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Spit or swallow? Carb mouth rinse and performance

May 20, 2015

 

It is well accepted that carbohydrate drinks can enhance performance. But research suggests that actually swallowing your favourite sports drink might not always be necessary. Bizarre as it may sound, you can rinse your mouth, spit the drink out on the floor and still be faster! Here is a brief overview of the studies on the carbohydrate mouth rinse phenomenon so far.

 

Carbohydrate and short duration exercise

Almost 2 decades ago, we reported that carbohydrate feeding can also improve performance during shorter duration exercise of higher intensity (1). We studied cyclists who performed a 40-km time-trial with or without carbohydrate and, on average, they were 1 minute faster with carbohydrate. This was a large and unexpected effect for which we did not have an explanation at the time.

 

During exercise of one hour or less duration, you don’t run out of carbohydrate and your blood sugar concentration does not drop, so why would ingesting carbohydrate during exercise have an effect? Also, by the time carbohydrate is being utilized in the muscle to any significant degree, the exercise is over. 

 

Mouth-brain connection

One explanation could be that the carbohydrate somehow influences the brain. For example, there is evidence that taste influences mood and it may also influence the perception of effort. An interesting observation provides support for a central nervous system effect. When you are hypoglycemic after a long ride or run without food and you are feeling weak and dizzy, all you have to do is bite in a candy bar to feel better. Almost instantly the feelings of weakness and dizziness are reduced, and you feel better long before the carbohydrate has reached the blood circulation and the brain. This means that there must be connections from the mouth directly to the brain.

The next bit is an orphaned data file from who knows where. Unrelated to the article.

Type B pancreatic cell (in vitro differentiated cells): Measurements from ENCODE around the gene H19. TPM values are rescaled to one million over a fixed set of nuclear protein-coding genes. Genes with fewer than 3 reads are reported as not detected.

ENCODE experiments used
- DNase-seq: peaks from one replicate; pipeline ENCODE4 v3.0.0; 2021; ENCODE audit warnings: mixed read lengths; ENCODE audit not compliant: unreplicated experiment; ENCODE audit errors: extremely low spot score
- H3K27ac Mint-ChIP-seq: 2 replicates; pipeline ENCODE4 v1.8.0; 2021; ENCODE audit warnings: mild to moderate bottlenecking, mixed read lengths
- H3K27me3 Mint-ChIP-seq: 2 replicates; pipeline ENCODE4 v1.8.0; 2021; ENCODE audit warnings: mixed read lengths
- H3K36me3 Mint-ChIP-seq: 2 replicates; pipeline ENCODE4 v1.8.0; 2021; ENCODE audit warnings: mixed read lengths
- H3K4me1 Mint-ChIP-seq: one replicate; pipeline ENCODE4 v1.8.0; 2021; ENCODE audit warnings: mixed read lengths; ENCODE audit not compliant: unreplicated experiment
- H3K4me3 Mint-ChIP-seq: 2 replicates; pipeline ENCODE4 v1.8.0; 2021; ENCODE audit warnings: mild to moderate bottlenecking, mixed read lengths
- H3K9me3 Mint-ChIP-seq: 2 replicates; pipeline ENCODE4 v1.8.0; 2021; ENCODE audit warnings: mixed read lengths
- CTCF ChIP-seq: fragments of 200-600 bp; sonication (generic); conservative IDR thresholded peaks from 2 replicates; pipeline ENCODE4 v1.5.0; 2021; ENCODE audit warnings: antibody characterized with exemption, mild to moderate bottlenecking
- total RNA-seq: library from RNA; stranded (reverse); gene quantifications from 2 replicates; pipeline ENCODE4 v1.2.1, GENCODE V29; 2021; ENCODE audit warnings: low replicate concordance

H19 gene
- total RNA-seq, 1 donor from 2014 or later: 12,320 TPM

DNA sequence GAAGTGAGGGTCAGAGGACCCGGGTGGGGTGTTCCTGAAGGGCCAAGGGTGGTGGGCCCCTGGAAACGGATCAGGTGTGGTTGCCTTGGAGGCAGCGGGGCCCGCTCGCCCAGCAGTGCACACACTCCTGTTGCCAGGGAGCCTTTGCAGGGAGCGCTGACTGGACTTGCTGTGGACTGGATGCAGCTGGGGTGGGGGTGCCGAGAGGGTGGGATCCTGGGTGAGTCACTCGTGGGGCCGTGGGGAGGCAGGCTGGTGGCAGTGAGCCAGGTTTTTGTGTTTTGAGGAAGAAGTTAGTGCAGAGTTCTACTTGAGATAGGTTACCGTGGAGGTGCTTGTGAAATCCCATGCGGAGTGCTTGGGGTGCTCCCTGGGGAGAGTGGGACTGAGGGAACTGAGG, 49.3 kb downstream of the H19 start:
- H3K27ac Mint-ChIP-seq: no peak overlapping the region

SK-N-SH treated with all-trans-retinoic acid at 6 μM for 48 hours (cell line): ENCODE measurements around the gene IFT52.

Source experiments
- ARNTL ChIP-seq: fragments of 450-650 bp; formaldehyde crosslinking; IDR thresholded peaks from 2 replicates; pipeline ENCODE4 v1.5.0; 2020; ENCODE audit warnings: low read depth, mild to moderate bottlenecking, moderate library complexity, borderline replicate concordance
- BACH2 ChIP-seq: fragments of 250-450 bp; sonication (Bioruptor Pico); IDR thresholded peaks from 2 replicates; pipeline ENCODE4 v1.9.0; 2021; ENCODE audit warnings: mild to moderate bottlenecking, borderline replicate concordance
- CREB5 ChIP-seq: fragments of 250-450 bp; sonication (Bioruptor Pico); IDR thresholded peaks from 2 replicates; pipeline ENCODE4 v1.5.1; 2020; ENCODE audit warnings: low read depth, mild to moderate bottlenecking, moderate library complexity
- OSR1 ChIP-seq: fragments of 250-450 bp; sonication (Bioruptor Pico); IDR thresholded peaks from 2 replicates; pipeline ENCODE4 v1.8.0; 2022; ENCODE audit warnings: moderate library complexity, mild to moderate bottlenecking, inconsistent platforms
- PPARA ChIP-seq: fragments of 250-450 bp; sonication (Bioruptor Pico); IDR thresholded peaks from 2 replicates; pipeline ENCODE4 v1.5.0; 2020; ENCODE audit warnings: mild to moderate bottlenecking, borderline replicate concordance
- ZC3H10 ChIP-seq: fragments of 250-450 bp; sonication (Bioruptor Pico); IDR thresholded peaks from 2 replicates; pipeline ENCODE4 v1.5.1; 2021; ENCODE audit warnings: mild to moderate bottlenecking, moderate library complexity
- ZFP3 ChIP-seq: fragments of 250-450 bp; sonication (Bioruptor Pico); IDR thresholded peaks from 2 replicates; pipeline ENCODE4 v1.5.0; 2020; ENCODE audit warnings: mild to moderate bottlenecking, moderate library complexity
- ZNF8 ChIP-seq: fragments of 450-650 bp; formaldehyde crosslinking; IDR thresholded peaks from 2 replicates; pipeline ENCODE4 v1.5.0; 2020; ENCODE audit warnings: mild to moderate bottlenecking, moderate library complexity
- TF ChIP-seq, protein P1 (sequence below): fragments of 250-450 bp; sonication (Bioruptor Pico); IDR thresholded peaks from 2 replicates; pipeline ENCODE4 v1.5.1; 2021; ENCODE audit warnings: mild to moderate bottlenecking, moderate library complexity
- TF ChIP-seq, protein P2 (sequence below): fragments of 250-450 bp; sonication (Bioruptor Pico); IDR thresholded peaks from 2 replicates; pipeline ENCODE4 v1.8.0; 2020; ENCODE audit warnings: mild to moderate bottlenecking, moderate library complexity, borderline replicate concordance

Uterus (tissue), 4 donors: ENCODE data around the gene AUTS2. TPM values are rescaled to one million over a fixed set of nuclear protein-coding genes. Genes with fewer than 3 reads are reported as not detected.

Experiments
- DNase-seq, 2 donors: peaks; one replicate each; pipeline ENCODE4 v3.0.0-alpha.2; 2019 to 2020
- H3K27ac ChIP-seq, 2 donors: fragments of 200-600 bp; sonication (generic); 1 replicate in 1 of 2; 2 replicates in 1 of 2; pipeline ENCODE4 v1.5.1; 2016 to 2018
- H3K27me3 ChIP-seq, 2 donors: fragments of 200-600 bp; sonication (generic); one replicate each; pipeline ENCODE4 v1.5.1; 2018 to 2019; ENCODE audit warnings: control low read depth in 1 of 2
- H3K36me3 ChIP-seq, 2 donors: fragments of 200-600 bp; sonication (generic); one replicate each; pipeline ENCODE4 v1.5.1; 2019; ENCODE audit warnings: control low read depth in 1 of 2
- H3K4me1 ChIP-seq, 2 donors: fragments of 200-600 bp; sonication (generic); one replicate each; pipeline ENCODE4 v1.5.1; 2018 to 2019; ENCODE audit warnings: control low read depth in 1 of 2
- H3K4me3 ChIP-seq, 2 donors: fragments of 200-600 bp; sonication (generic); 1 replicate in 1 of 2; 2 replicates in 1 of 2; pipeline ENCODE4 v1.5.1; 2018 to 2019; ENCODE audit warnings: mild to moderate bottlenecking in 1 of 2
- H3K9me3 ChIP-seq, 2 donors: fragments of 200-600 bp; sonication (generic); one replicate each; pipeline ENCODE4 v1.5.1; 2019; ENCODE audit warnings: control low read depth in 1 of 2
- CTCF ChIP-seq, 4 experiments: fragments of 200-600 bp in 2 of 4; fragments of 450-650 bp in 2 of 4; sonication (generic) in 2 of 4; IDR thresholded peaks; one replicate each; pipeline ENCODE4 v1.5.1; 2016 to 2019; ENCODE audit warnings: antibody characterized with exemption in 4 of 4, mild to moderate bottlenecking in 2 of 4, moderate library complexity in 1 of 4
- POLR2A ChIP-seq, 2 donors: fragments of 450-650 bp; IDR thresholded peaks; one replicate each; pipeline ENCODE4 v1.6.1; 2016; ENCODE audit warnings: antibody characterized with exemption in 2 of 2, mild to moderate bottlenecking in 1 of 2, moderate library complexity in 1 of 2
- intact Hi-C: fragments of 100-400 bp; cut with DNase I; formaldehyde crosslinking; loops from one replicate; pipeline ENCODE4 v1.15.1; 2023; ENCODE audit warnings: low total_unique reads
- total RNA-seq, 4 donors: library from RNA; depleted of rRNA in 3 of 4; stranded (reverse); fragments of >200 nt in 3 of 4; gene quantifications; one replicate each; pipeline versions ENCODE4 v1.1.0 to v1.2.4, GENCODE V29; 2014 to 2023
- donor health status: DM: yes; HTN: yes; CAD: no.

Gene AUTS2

Under direction of James Carter - who was doing his PhD at the University of Birmingham (UK) - in the next study, cyclists were asked to repeat the 40km time trial but only rinse their mouth with a carbohydrate solution without swallowing any of it (2). The carbohydrate used in this study was a non-sweet maltodextrin solution (a tasteless carbohydrate). The rinsing protocol was standardised. Subjects would rinse their mouth for 5 seconds with the drink and then spit the drink out into a bowl. They were not allowed to swallow any of the drink.

 

The results were remarkable: performance was improved with the carbohydrate mouth rinse compared with placebo and the magnitude of the effect was the same as the effect we had seen in the early study with carbohydrate ingestion! They were about 1 minute faster, even though none of the carbohydrate had actually entered the body (no carbohydrate is absorbed in the mouth). Perhaps the carbohydrate in the mouth rinse had connected with a receptor in the mouth that subsequently sent a signal to the brain. This signal probably informed the brain that food was on its way and this reduced the perception of effort, making the exercise task easier.

 

Since then numerous carbohydrate mouth rinse studies have been performed and performance has been measured. The results of studies investigating endurance performance of 30-75 min duration have been summarised in the figure above. Although some studies did not find differences (at least not statistically), the pendulum seems to swing in a positive direction and most studies show positive effects of a carbohydrate mouth rinse.

 

In future blogs I will discuss some studies in more detail and we will discuss how the carbohydrate mouth rinse works, why not all studies show positive effects and many practical questions will be addressed as well. For now, the main conclusion is that carbohydrate whether it is ingested or just used as a mouth rinse can improve all-out exercise performance of approximately 1h duration.  Several reviews on the topic have been written (3,4,5,6).

 

References

 

(1) Jeukendrup A, Brouns F, Wagenmakers AJ, Saris WH. Carbohydrate-electrolyte feedings improve 1 h time trial cycling performance. Int J Sports Med. 1997 18(2):125-9

 

(2) Carter JM, Jeukendrup AE, Jones DA. The effect of carbohydrate mouth rinse on 1-h cycle time trial performance. Med Sci Sports Exerc. 2004  36(12):2107-11.

 

(3) Rollo I, Williams C. Effect of mouth-rinsing carbohydrate solutions on endurance performance. Sports Med. 2011 41(6):449-61.

 

(4) Jeukendrup AE. Oral carbohydrate rinse: placebo or beneficial? Curr Sports Med Rep. 2013 12(4):222-7

 

FREE (Open Access) FULL PAPERS

 

(5) Jeukendrup A. A step towards personalized sports nutrition: carbohydrate intake during exercise.  Sports Med. 2014 44 Suppl 1:S25-33.

 

(6) de Ataide e Silva T, Di Cavalcanti Alves de Souza ME, de Amorim JF, Stathis CG, Leandro CG, Lima-Silva AE. Can carbohydrate mouth rinse improve performance during exercise? A systematic review. Nutrients. 2013 6(1):1-10.

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